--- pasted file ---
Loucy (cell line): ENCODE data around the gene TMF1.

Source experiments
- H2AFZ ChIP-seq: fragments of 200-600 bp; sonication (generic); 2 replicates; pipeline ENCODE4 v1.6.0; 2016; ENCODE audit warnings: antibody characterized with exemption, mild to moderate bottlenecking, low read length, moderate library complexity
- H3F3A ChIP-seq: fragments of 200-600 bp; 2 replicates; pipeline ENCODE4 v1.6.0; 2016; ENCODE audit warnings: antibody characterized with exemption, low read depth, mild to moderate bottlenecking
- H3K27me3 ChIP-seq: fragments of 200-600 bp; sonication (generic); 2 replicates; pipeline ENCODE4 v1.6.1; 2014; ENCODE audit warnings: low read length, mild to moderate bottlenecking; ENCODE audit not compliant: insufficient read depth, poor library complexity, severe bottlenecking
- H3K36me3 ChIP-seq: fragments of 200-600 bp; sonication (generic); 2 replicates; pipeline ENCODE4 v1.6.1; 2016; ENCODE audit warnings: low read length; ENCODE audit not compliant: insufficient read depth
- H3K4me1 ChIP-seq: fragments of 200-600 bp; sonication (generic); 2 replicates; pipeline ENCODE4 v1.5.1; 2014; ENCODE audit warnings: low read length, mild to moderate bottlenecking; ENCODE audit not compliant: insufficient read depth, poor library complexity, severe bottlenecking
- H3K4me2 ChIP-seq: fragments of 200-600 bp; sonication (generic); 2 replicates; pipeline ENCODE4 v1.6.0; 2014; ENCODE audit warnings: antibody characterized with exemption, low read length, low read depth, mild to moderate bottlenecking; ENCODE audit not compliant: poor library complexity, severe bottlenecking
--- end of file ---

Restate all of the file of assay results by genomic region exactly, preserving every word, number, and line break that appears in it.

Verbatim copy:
Loucy (cell line): ENCODE data around the gene TMF1.

Source experiments
- H2AFZ ChIP-seq: fragments of 200-600 bp; sonication (generic); 2 replicates; pipeline ENCODE4 v1.6.0; 2016; ENCODE audit warnings: antibody characterized with exemption, mild to moderate bottlenecking, low read length, moderate library complexity
- H3F3A ChIP-seq: fragments of 200-600 bp; 2 replicates; pipeline ENCODE4 v1.6.0; 2016; ENCODE audit warnings: antibody characterized with exemption, low read depth, mild to moderate bottlenecking
- H3K27me3 ChIP-seq: fragments of 200-600 bp; sonication (generic); 2 replicates; pipeline ENCODE4 v1.6.1; 2014; ENCODE audit warnings: low read length, mild to moderate bottlenecking; ENCODE audit not compliant: insufficient read depth, poor library complexity, severe bottlenecking
- H3K36me3 ChIP-seq: fragments of 200-600 bp; sonication (generic); 2 replicates; pipeline ENCODE4 v1.6.1; 2016; ENCODE audit warnings: low read length; ENCODE audit not compliant: insufficient read depth
- H3K4me1 ChIP-seq: fragments of 200-600 bp; sonication (generic); 2 replicates; pipeline ENCODE4 v1.5.1; 2014; ENCODE audit warnings: low read length, mild to moderate bottlenecking; ENCODE audit not compliant: insufficient read depth, poor library complexity, severe bottlenecking
- H3K4me2 ChIP-seq: fragments of 200-600 bp; sonication (generic); 2 replicates; pipeline ENCODE4 v1.6.0; 2014; ENCODE audit warnings: antibody characterized with exemption, low read length, low read depth, mild to moderate bottlenecking; ENCODE audit not compliant: poor library complexity, severe bottlenecking